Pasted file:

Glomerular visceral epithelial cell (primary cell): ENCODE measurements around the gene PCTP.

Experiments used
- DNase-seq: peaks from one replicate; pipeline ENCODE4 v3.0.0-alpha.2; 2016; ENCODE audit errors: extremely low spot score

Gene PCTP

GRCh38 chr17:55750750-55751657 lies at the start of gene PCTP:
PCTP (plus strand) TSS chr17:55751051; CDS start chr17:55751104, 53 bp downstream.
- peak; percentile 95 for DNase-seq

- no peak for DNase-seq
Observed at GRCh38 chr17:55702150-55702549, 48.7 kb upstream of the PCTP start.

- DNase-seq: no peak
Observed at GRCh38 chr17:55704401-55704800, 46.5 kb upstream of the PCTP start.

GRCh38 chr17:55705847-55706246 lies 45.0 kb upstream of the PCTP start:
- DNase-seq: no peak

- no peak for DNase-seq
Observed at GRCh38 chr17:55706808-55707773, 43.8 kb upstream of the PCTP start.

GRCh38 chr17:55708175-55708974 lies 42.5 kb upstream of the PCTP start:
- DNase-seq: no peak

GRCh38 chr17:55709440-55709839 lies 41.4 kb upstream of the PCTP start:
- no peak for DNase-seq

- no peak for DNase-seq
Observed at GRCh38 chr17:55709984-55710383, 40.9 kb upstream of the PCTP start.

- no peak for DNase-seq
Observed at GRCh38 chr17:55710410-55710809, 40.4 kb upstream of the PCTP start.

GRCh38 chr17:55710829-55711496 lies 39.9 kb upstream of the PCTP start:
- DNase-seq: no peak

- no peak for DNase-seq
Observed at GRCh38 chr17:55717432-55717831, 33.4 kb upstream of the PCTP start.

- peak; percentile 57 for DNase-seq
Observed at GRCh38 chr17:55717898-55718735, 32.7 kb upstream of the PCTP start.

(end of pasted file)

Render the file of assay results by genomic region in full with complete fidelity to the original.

Glomerular visceral epithelial cell (primary cell): ENCODE measurements around the gene PCTP.

Experiments used
- DNase-seq: peaks from one replicate; pipeline ENCODE4 v3.0.0-alpha.2; 2016; ENCODE audit errors: extremely low spot score

Gene PCTP

GRCh38 chr17:55750750-55751657 lies at the start of gene PCTP:
PCTP (plus strand) TSS chr17:55751051; CDS start chr17:55751104, 53 bp downstream.
- peak; percentile 95 for DNase-seq

- no peak for DNase-seq
Observed at GRCh38 chr17:55702150-55702549, 48.7 kb upstream of the PCTP start.

- DNase-seq: no peak
Observed at GRCh38 chr17:55704401-55704800, 46.5 kb upstream of the PCTP start.

GRCh38 chr17:55705847-55706246 lies 45.0 kb upstream of the PCTP start:
- DNase-seq: no peak

- no peak for DNase-seq
Observed at GRCh38 chr17:55706808-55707773, 43.8 kb upstream of the PCTP start.

GRCh38 chr17:55708175-55708974 lies 42.5 kb upstream of the PCTP start:
- DNase-seq: no peak

GRCh38 chr17:55709440-55709839 lies 41.4 kb upstream of the PCTP start:
- no peak for DNase-seq

- no peak for DNase-seq
Observed at GRCh38 chr17:55709984-55710383, 40.9 kb upstream of the PCTP start.

- no peak for DNase-seq
Observed at GRCh38 chr17:55710410-55710809, 40.4 kb upstream of the PCTP start.

GRCh38 chr17:55710829-55711496 lies 39.9 kb upstream of the PCTP start:
- DNase-seq: no peak

- no peak for DNase-seq
Observed at GRCh38 chr17:55717432-55717831, 33.4 kb upstream of the PCTP start.

- peak; percentile 57 for DNase-seq
Observed at GRCh38 chr17:55717898-55718735, 32.7 kb upstream of the PCTP start.